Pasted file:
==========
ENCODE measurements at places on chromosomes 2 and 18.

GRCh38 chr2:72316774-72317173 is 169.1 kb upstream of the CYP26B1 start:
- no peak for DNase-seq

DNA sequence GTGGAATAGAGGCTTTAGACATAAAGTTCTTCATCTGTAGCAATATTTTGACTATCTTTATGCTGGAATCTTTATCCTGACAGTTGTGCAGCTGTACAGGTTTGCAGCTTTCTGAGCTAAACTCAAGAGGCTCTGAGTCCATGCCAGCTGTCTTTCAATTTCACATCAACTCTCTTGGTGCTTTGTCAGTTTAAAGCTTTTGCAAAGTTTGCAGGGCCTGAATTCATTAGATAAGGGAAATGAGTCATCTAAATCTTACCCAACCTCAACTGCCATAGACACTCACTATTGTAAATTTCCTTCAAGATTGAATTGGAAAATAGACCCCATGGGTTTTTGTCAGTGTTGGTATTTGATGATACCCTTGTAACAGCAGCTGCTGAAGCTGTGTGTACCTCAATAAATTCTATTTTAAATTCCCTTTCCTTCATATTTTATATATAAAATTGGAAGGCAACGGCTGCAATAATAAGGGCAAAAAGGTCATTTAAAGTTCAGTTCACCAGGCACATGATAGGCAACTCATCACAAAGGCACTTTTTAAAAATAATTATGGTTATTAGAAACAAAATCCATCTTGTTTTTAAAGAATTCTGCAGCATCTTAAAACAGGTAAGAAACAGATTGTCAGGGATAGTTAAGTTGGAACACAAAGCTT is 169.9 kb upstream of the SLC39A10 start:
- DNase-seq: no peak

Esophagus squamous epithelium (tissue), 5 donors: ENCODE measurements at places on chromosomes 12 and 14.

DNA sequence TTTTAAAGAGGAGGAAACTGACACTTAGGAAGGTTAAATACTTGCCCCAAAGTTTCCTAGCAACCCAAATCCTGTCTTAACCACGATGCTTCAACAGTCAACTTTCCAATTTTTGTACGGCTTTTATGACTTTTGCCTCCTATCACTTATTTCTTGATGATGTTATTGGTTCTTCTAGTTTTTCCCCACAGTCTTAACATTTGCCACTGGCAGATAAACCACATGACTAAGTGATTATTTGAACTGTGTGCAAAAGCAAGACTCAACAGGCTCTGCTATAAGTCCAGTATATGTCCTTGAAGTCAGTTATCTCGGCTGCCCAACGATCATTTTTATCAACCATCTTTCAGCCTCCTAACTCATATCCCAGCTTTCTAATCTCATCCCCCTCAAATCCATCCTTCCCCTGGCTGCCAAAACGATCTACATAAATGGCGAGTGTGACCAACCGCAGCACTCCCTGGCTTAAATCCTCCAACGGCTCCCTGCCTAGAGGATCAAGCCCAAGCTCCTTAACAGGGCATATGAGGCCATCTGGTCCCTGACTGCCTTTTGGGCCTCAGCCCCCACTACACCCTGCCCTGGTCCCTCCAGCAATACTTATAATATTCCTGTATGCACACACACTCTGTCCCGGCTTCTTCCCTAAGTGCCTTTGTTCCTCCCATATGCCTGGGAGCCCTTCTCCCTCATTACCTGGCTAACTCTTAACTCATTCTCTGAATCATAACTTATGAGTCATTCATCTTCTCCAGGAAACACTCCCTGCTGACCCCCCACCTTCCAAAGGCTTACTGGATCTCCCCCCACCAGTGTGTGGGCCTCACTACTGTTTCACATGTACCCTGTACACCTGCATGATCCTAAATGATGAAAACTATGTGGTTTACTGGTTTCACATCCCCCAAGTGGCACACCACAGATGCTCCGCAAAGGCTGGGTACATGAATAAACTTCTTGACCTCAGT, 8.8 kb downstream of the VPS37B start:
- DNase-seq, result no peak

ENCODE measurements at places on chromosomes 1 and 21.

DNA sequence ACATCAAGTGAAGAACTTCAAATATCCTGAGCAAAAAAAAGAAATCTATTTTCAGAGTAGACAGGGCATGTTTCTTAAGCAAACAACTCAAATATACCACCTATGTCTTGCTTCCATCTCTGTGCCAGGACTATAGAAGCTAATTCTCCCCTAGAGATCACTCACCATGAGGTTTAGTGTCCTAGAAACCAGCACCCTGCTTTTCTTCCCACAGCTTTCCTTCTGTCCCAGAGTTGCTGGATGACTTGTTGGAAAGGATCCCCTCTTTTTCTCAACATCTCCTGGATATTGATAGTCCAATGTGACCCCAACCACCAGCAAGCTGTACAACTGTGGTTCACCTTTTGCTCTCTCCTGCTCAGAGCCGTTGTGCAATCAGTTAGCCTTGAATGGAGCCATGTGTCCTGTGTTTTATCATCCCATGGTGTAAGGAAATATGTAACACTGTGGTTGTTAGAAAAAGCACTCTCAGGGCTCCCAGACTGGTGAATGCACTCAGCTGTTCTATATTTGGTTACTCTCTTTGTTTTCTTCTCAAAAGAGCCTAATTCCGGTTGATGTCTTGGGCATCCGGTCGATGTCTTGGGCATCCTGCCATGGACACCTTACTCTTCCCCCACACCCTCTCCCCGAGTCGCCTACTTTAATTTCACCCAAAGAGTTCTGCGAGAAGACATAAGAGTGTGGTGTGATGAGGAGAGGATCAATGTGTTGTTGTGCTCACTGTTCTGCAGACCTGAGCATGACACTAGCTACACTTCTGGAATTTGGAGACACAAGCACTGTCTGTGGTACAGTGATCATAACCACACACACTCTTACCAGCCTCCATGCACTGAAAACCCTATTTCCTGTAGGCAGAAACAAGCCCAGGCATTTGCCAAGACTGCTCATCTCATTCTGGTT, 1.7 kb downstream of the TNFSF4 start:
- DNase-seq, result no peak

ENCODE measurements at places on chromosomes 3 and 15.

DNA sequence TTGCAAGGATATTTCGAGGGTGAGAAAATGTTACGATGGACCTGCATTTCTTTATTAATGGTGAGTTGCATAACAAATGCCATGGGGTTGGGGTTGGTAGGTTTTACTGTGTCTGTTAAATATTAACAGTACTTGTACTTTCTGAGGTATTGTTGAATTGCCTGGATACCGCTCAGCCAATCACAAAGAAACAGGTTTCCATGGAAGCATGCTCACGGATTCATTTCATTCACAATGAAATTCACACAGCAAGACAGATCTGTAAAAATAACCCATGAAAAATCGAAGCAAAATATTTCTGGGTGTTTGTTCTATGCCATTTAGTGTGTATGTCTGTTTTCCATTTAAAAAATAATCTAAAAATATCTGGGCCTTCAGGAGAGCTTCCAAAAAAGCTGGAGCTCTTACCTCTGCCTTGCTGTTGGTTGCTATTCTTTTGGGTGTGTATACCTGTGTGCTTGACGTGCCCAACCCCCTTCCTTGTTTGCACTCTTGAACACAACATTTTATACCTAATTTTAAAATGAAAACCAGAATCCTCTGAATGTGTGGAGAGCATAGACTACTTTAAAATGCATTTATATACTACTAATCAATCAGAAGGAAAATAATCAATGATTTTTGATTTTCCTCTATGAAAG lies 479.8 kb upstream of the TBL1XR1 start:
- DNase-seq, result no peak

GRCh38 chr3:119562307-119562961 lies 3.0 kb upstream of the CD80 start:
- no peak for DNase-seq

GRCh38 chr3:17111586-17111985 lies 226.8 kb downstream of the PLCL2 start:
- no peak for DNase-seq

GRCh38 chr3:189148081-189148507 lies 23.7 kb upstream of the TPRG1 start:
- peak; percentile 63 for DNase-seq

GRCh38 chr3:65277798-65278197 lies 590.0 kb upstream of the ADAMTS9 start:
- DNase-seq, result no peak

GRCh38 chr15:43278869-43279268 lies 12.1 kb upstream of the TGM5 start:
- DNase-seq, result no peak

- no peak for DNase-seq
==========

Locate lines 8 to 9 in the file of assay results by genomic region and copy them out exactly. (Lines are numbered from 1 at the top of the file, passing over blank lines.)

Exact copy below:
- DNase-seq, result no peak

ENCODE measurements at places on chromosomes 1 and 21.